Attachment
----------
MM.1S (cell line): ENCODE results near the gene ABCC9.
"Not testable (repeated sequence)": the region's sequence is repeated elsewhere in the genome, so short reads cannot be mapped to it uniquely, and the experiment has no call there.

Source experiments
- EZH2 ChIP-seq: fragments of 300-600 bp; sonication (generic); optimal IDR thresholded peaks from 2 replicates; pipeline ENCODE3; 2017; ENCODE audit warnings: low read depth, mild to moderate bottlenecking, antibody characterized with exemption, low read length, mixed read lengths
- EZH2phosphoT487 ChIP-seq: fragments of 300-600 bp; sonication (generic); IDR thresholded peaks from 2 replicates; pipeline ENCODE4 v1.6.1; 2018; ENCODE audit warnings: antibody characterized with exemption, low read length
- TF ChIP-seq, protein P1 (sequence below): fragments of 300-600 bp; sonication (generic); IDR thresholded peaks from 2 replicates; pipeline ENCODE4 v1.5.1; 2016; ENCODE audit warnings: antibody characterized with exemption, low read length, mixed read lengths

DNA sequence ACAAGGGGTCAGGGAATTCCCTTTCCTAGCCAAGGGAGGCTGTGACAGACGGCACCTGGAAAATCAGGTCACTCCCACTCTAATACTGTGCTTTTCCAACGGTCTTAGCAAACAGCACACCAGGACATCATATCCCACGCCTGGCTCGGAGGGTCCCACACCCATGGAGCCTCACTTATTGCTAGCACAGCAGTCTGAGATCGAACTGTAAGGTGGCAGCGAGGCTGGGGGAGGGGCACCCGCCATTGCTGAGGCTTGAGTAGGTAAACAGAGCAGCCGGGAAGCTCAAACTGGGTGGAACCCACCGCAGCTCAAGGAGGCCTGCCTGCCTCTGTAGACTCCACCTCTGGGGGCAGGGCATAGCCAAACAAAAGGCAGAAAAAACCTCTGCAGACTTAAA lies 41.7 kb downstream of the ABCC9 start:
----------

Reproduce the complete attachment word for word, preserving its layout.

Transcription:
MM.1S (cell line): ENCODE results near the gene ABCC9.
"Not testable (repeated sequence)": the region's sequence is repeated elsewhere in the genome, so short reads cannot be mapped to it uniquely, and the experiment has no call there.

Source experiments
- EZH2 ChIP-seq: fragments of 300-600 bp; sonication (generic); optimal IDR thresholded peaks from 2 replicates; pipeline ENCODE3; 2017; ENCODE audit warnings: low read depth, mild to moderate bottlenecking, antibody characterized with exemption, low read length, mixed read lengths
- EZH2phosphoT487 ChIP-seq: fragments of 300-600 bp; sonication (generic); IDR thresholded peaks from 2 replicates; pipeline ENCODE4 v1.6.1; 2018; ENCODE audit warnings: antibody characterized with exemption, low read length
- TF ChIP-seq, protein P1 (sequence below): fragments of 300-600 bp; sonication (generic); IDR thresholded peaks from 2 replicates; pipeline ENCODE4 v1.5.1; 2016; ENCODE audit warnings: antibody characterized with exemption, low read length, mixed read lengths

DNA sequence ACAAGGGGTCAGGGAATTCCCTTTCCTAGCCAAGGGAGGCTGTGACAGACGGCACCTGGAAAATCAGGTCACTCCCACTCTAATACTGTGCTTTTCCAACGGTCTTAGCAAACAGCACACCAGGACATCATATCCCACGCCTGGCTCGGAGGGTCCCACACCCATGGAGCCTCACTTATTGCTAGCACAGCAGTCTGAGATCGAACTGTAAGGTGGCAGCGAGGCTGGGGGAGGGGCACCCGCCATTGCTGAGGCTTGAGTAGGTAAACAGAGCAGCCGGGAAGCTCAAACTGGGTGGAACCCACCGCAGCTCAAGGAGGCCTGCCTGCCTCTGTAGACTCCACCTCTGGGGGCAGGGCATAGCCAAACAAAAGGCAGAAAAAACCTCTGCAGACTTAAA lies 41.7 kb downstream of the ABCC9 start: